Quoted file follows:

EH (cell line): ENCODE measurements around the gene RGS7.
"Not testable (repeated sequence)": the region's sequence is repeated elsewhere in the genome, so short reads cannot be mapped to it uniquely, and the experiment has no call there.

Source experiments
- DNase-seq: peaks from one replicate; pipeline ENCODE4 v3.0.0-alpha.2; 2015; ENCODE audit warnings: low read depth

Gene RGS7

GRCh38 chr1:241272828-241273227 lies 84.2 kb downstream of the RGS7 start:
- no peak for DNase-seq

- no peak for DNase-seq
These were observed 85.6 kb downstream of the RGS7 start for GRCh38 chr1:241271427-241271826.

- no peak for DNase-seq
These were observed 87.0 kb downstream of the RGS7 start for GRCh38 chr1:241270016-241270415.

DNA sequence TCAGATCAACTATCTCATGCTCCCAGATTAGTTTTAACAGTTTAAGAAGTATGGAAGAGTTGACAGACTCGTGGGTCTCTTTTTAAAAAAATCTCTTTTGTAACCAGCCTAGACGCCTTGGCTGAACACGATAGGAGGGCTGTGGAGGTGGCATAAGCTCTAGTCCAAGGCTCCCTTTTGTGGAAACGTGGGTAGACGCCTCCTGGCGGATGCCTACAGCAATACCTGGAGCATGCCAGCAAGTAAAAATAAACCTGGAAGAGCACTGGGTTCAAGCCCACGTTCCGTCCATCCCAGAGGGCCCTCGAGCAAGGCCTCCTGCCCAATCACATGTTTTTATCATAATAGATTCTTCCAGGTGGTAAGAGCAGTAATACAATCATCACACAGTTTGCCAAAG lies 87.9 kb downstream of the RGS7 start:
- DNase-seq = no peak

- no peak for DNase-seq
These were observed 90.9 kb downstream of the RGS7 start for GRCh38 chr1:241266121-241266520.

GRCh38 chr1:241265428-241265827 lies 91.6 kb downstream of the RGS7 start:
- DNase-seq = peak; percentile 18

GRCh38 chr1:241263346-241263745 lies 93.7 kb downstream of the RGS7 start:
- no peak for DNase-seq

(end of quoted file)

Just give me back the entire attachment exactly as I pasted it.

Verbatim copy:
EH (cell line): ENCODE measurements around the gene RGS7.
"Not testable (repeated sequence)": the region's sequence is repeated elsewhere in the genome, so short reads cannot be mapped to it uniquely, and the experiment has no call there.

Source experiments
- DNase-seq: peaks from one replicate; pipeline ENCODE4 v3.0.0-alpha.2; 2015; ENCODE audit warnings: low read depth

Gene RGS7

GRCh38 chr1:241272828-241273227 lies 84.2 kb downstream of the RGS7 start:
- no peak for DNase-seq

- no peak for DNase-seq
These were observed 85.6 kb downstream of the RGS7 start for GRCh38 chr1:241271427-241271826.

- no peak for DNase-seq
These were observed 87.0 kb downstream of the RGS7 start for GRCh38 chr1:241270016-241270415.

DNA sequence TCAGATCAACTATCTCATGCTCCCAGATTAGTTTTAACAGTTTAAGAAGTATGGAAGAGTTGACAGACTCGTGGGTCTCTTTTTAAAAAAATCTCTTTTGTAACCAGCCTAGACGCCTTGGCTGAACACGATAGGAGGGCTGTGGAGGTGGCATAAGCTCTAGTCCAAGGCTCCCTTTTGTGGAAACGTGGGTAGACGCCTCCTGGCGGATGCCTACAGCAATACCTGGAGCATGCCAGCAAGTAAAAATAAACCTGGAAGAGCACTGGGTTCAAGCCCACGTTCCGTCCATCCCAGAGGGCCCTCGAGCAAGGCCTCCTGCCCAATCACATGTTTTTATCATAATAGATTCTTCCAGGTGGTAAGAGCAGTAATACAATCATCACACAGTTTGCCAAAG lies 87.9 kb downstream of the RGS7 start:
- DNase-seq = no peak

- no peak for DNase-seq
These were observed 90.9 kb downstream of the RGS7 start for GRCh38 chr1:241266121-241266520.

GRCh38 chr1:241265428-241265827 lies 91.6 kb downstream of the RGS7 start:
- DNase-seq = peak; percentile 18

GRCh38 chr1:241263346-241263745 lies 93.7 kb downstream of the RGS7 start:
- no peak for DNase-seq